Let say a geek want to use your software:

  1. The protection is not too hard, still, he doesn’t want to pay for it, so he get a crack and use it without a license. Still, you lose nothing. He then tells his friends that your software is excellent, and you have a strong, live advertisement channel without paying for it.
  2. the protection is too hard, so he simply doesn’t use your software. You gained nothing. He tells his friends that your software is crap, or at best really nice but the registration process is a pain in the ass and of course, he tell his friends to use another not so nice software but doesn’t kick their ass. You’re having one more anti-fan, who loses nothing to attack you, you’re losing customers and your competitors are having a extra advertisement channel which should have been yours if your protection was not so hard.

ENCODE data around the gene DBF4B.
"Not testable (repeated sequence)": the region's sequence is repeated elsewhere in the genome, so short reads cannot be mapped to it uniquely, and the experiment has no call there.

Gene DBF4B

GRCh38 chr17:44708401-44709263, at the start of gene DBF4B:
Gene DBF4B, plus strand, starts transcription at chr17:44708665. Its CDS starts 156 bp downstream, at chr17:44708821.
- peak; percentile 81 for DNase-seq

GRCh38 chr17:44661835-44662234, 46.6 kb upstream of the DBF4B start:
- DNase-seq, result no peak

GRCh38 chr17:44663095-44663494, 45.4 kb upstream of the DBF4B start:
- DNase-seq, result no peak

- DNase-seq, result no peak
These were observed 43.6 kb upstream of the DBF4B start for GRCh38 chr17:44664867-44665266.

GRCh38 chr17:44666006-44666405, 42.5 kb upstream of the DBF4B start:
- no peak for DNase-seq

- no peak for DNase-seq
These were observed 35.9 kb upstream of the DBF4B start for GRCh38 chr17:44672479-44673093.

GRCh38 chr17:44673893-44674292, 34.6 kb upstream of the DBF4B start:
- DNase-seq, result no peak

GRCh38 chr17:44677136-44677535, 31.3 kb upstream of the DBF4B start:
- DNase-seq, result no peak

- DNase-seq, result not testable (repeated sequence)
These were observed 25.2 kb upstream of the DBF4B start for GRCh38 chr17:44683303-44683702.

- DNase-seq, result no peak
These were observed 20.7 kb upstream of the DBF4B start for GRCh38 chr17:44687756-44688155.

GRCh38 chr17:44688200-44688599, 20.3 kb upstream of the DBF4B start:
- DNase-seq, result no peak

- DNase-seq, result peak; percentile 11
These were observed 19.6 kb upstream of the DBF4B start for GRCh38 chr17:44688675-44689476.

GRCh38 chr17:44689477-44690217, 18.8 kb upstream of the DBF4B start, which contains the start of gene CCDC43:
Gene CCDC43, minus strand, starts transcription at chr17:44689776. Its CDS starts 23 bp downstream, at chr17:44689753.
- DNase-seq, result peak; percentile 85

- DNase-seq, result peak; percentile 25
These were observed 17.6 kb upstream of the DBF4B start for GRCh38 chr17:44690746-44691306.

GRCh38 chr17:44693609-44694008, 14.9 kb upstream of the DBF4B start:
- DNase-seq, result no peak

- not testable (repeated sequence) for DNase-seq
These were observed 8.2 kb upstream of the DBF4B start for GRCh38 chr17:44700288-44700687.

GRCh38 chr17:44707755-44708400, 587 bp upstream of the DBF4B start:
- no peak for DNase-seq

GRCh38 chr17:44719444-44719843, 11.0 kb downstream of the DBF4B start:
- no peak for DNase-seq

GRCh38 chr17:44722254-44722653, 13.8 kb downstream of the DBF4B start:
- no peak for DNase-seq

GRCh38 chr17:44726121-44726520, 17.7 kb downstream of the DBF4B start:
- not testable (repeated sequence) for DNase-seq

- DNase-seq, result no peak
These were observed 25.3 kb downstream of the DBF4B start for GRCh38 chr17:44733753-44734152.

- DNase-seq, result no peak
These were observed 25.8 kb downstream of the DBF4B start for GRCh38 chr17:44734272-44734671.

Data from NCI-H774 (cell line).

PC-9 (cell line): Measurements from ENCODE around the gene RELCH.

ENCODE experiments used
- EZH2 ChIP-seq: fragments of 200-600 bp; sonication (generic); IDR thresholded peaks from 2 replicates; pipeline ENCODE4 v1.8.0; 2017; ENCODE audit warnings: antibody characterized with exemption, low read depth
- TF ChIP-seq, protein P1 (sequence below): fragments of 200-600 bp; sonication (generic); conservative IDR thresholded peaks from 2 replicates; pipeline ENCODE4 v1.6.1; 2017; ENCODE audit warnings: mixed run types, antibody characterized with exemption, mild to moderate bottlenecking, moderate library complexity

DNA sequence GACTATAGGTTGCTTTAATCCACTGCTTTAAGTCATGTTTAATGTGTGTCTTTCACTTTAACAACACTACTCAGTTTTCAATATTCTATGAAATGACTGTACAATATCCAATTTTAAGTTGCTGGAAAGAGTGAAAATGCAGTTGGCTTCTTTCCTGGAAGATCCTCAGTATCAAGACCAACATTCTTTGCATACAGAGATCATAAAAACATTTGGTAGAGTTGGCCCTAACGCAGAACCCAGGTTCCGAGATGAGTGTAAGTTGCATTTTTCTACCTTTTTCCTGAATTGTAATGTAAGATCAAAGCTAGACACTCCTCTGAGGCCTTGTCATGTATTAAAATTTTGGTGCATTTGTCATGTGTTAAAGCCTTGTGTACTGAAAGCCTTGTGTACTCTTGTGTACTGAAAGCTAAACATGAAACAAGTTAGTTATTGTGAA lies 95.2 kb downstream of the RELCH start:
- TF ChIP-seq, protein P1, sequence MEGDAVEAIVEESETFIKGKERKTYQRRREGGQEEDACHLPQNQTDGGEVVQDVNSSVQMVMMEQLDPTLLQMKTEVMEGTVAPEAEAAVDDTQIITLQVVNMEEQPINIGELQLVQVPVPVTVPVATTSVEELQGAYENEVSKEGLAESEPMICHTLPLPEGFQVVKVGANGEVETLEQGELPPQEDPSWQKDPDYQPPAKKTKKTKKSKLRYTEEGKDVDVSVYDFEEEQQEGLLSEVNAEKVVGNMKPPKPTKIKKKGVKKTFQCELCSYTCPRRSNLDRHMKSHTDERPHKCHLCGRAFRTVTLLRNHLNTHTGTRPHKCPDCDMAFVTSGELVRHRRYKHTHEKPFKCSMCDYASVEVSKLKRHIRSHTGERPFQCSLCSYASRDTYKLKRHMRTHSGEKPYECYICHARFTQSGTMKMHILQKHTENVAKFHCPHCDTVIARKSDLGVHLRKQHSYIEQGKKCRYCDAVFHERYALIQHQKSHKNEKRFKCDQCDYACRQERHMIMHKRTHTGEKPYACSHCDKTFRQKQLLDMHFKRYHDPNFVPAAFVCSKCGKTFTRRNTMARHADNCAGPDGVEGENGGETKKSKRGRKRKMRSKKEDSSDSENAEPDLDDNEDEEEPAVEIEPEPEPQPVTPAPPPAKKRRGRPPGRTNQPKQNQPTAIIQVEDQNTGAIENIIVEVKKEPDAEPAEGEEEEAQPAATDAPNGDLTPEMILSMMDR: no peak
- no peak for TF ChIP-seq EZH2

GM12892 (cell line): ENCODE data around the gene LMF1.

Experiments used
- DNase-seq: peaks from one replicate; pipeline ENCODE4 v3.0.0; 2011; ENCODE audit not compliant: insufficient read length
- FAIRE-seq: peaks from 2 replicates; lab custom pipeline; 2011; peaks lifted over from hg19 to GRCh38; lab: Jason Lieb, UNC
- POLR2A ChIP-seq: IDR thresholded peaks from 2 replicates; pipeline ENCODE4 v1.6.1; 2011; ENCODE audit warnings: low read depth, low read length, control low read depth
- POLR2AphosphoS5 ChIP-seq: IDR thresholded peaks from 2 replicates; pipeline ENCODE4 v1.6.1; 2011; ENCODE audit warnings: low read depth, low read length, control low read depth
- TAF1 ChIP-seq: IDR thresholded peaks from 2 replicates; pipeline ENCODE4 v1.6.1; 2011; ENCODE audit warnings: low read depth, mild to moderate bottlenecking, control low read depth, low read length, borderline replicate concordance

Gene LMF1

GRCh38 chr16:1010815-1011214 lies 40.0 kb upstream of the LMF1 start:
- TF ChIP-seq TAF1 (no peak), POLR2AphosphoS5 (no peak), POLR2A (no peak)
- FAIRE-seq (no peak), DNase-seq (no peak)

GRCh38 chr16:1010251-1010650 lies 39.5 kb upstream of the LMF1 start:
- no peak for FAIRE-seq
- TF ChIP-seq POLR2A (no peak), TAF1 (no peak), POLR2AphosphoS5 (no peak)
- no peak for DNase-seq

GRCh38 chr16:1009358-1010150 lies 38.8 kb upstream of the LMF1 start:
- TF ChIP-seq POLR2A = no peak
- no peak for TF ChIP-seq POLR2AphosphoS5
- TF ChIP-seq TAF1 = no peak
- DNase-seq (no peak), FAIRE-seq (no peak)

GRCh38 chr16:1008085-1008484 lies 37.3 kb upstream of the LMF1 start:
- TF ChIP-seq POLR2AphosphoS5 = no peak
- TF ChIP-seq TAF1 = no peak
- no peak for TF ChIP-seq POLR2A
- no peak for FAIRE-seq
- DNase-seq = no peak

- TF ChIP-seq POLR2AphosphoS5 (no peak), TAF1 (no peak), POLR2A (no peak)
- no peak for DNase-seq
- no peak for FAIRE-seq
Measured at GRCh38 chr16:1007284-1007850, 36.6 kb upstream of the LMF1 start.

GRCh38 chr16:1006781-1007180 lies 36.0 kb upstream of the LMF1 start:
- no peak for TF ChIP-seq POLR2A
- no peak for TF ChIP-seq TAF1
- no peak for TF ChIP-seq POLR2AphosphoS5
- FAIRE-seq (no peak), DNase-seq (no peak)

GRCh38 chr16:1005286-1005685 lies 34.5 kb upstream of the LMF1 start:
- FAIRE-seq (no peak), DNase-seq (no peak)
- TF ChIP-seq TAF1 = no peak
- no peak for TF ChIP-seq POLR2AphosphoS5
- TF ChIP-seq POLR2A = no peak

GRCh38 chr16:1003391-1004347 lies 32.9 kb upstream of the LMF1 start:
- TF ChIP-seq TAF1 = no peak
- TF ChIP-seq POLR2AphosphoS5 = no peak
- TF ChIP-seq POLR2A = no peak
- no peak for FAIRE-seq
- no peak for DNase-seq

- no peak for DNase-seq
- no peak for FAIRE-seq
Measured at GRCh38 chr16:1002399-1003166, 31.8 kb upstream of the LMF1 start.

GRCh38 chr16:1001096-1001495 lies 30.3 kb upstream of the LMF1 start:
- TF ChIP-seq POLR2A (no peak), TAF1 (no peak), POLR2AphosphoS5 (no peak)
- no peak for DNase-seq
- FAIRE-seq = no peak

I think 10% download/buy ratio is actually considered very very good in shareware business. In fact it is unbelievably good. I think even 2-3% is considered very good.
I have been in shareware business for over 10 years and actually I don’t mind my software pirated. Of course it would be nice if everyone paid for it but in reality it is better if someome pirates your product instead of one of your competitors… :wink: Everyone who is too greedy to accept that his software is pirated should stay out of the business, as anything that will be worth using will have key gens and serials postied in a few days after release.

Glad you recieved my letter. AFTER 32 FRIGGIN YEARS!

As an it professional working in it-security and it-forensic i can say, that there is no real way to protect a software.

You can make it harder using drm, hardware controlled drm, encryption …

But… There are more people outside which enough time to hack the software and remove the protection as you think.